If you followed my previous blog, you might remember a post I wrote about attempting to keep my eyes open throughout the workday. At the time, I had just started my new job and could hardly hold my head up by 8 a.m. devotions. (I REALLY looked forward to prayer.) Well, I wrote that Dec. 30 and I still have the same problem.
I still get up around 5 – well, unless I turn off both alarms and sleep another 45 minutes which of course NEVER happens – and it’s still rare to get 8 hours of sleep. Most mornings, I feel like a kid forced to wake up early for the school bus. I want to pull the covers over my head and let out a whiny, “Noooo! Three more hours!”
Pete doesn’t work as late anymore, which is nice, but I feel like the day is too short to do everything I need or would like to do. It’s an hour-long drive home after work, meaning I typically walk in the door at 5:30. There are two dogs to feed, let out and show attention to, dinner to prepare, trash to take out, mail to get, clothes to change, clothes to wash, floors to vacuum, bills to pay, etc. I’ve also been doing some freelance work after regular work. When am I supposed to read all those books on my shelf or put my pictures in albums? I can honestly say I have NO idea how full-time working moms do it without dropping dead.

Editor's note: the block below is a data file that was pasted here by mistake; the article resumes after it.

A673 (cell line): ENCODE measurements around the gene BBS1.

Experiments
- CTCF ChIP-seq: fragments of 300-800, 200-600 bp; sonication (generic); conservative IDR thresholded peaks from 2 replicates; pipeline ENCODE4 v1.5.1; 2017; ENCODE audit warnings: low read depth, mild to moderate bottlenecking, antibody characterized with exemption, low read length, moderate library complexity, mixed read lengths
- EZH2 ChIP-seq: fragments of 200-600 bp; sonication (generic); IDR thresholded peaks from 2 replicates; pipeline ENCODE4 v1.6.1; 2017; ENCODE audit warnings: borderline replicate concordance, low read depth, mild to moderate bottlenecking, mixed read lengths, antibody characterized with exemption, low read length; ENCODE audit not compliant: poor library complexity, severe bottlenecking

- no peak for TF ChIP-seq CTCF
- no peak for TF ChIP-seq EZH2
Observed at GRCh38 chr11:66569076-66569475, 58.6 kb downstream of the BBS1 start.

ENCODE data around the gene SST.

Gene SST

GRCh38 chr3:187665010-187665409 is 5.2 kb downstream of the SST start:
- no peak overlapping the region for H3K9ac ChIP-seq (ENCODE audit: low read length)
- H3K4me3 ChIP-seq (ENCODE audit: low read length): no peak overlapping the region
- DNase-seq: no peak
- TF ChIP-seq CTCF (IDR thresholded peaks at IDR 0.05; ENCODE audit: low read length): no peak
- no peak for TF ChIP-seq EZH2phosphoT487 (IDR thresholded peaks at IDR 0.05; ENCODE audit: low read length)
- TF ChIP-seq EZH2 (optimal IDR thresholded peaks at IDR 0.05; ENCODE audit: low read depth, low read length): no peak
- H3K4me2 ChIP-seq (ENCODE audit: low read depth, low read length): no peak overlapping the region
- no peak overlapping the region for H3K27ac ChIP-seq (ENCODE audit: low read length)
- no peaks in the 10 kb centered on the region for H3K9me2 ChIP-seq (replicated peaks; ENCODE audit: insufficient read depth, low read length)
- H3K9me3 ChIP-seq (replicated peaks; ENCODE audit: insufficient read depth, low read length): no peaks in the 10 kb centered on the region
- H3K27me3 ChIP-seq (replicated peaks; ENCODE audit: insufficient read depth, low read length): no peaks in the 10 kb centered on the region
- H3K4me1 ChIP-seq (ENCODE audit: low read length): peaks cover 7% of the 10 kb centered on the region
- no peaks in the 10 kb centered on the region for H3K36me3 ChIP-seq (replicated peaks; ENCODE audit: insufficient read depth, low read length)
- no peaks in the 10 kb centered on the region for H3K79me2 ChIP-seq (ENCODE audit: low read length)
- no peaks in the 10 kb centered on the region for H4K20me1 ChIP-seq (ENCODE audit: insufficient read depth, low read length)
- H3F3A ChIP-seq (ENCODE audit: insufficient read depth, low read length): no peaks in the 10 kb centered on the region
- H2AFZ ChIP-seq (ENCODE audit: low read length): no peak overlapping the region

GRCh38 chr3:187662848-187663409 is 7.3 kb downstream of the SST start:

I do have more energy when I exercise, but that’s been falling to the wayside lately with the freelance stuff. I take short walks and go up and down the stairwell at work, but it’s not the same as breaking a sweat in Zumba or Turbo Jam. I’ve also started eating chocolate at 9 in the morning instead of my typical 3 in the afternoon just to give myself a boost. (I could eat a banana, but that’s not as exciting. I eat healthier stuff later, promise.) Still, many mornings … or afternoons … or evenings, I feel like this:
My boss and I discussed how people in other countries get more vacation and how we’d like to adopt that here. I heard a story on the radio that said if we had more vacation time, people would be less stressed, meaning happier, they would be rested, meaning more productive, and they would be healthier, meaning lower health insurance. It would also create more jobs because you have to have more staff to fill in for the times people are out.
See? The world’s problems solved in a single policy change.